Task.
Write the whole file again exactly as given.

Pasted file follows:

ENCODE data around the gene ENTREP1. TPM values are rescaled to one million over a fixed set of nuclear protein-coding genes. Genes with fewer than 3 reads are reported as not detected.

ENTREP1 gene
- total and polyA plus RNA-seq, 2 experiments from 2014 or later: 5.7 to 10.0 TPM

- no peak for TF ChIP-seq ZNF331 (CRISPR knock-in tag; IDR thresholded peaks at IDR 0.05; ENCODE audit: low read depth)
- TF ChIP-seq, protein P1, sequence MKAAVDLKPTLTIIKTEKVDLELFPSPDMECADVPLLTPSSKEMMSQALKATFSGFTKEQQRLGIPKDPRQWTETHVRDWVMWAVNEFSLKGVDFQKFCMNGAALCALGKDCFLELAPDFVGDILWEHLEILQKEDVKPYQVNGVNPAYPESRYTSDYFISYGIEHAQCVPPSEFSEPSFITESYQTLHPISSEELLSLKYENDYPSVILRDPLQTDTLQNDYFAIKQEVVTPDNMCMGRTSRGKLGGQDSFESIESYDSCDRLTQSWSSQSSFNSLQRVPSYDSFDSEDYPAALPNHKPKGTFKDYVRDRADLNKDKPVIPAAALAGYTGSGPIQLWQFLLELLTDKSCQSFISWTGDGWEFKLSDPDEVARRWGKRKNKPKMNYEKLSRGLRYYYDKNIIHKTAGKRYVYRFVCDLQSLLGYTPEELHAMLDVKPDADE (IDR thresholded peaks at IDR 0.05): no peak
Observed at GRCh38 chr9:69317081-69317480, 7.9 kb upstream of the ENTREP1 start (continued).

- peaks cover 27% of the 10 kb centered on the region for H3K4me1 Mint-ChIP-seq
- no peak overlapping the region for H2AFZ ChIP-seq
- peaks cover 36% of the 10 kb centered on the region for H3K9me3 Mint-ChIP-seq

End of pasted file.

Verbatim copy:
ENCODE data around the gene ENTREP1. TPM values are rescaled to one million over a fixed set of nuclear protein-coding genes. Genes with fewer than 3 reads are reported as not detected.

ENTREP1 gene
- total and polyA plus RNA-seq, 2 experiments from 2014 or later: 5.7 to 10.0 TPM

- no peak for TF ChIP-seq ZNF331 (CRISPR knock-in tag; IDR thresholded peaks at IDR 0.05; ENCODE audit: low read depth)
- TF ChIP-seq, protein P1, sequence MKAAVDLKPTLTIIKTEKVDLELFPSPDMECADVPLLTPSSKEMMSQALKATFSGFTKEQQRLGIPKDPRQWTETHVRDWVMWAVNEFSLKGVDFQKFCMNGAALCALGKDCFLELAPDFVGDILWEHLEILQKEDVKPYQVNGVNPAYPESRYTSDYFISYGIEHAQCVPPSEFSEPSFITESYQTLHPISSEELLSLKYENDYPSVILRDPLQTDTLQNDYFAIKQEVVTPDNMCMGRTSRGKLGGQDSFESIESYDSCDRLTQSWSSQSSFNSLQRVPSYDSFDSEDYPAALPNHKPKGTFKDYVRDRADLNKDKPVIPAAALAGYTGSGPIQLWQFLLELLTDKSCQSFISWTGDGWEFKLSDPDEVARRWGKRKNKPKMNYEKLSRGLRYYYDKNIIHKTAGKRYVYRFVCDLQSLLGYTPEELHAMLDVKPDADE (IDR thresholded peaks at IDR 0.05): no peak
Observed at GRCh38 chr9:69317081-69317480, 7.9 kb upstream of the ENTREP1 start (continued).

- peaks cover 27% of the 10 kb centered on the region for H3K4me1 Mint-ChIP-seq
- no peak overlapping the region for H2AFZ ChIP-seq
- peaks cover 36% of the 10 kb centered on the region for H3K9me3 Mint-ChIP-seq